([...] the kinetic island hoisted the skull and crossbones while Faustroll hoisted the flag of the Grande Gidouille).
The whole chapter is a transposition of a chapter of the book Vies
imaginaires (Imaginary Lives) by Marcel Schwob entitled Le Capitaine
Kid, Pirate), presented there as:
Il suffit de savoir que son pavillon de soie noire était brodé d'une tête de mort et d'une tête de chevreau.
(We just need to know that his flag of black cloth was adorned of a skull and crossbones and of a kid's head).
Schwob himself transposed the historical Captain Kidd into Captain Kid and proposes in the book several fanciful explanations of the name chosen by the pirate.
The flag of the Grande Gidouille hosted by Faustroll is,
unfortunately, not described, but this is not the first appearance of
the Grande Gidouille. In 1899, Jarry released, with little success,
the Almanach du Père Ubu, which includes the five articles of the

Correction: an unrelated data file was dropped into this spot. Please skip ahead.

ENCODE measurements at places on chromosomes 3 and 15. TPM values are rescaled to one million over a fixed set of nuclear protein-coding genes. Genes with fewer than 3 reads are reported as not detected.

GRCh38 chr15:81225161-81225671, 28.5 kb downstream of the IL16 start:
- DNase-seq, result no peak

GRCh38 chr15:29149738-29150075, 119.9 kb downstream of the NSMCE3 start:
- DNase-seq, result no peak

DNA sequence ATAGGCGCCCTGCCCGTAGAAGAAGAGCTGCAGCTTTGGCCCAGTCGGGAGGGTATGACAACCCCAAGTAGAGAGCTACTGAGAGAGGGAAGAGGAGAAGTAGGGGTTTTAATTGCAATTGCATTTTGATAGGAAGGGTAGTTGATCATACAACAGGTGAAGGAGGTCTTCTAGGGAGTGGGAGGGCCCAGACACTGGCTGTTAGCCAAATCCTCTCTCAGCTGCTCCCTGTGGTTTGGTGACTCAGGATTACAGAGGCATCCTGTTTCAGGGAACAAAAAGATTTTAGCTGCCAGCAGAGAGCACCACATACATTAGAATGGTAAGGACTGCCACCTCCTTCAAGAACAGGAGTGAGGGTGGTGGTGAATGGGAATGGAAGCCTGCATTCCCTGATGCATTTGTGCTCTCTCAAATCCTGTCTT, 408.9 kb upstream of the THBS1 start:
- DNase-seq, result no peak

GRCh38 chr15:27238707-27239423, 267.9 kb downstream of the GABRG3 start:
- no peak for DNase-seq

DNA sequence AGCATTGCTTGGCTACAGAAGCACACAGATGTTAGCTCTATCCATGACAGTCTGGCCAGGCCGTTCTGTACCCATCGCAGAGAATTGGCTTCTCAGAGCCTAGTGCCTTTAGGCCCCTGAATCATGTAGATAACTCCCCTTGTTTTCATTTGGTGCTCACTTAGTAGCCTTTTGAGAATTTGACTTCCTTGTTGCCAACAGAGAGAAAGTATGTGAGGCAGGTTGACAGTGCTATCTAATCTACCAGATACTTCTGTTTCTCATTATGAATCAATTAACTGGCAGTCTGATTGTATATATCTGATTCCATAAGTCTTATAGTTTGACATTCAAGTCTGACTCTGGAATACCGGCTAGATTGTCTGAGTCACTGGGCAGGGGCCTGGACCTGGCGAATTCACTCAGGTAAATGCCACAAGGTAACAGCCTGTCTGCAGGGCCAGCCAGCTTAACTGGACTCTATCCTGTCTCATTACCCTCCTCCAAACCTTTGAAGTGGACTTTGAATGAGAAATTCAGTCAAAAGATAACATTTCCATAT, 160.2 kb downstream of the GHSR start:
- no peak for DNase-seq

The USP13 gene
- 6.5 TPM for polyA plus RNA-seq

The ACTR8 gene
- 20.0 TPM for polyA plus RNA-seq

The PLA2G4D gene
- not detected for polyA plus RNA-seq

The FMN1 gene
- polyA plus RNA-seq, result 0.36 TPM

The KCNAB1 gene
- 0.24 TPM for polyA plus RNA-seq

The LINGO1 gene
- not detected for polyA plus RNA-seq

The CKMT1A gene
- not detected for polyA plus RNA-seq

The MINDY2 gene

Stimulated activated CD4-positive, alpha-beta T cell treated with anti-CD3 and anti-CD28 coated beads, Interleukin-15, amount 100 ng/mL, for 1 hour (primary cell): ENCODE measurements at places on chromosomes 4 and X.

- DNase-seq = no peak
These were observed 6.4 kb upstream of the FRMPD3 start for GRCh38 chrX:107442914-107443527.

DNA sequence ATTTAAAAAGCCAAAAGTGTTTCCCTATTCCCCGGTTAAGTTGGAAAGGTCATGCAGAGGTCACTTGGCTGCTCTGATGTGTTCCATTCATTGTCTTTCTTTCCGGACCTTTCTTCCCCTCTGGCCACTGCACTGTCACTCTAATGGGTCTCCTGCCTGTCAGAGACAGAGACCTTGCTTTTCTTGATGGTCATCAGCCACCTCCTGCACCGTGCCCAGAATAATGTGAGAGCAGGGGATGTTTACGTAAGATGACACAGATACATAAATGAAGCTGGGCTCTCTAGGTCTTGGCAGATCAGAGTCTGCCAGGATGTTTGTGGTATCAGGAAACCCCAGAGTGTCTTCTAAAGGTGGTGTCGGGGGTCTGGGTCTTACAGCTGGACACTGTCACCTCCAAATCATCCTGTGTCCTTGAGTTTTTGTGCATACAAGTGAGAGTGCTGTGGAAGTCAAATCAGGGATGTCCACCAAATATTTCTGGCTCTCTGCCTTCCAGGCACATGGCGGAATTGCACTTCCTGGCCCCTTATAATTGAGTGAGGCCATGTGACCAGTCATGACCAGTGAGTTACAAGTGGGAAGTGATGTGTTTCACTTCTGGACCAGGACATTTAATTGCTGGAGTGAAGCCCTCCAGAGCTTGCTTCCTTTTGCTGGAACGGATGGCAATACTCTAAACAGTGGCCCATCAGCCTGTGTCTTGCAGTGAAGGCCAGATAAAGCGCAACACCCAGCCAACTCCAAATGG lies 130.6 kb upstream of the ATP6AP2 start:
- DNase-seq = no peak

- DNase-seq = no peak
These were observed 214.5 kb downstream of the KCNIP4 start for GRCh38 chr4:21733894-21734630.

statutes of the Ordre de la Grande Gidouille. Emblems of the order
are prescribed in the statutes but not described.
One of the numerous oddities of Jarry's works is linguistic invention (or destruction). Jarry deliberately used obsolete words and expressions, but also invented new words. Père Ubu shouts an idiolect, that is a language containing words of his own and that nobody else uses, the most famous of them being the aforementioned merdre and oneilles, instead of oreilles ("ears"); as a voracious idiot, Ubu has an oversized belly, which he calls his boudouille, bouzigne, giborgne and, most often, gidouille. Among Ubu's idiolectic swearwords, the most violent is cornegidouille, combining the horn (corne) and the belly, that is the two main aspects of Ubu, sexual and excremental.
The gidouille is a logarithmic spiral, cognate to Bernoulli's spira mirabilis, symbolizing Ubu's intestines and their ultimate content. It is shown on the "Genuine portrait of Mr Ubu" drawn by Jarry and appended to the first printed release of the play. The drawing has no colours but the gidouille is often represented in green, Ubu's prefered colour (he often swears par ma chandelle verte, "by my green candel", another sexual hint).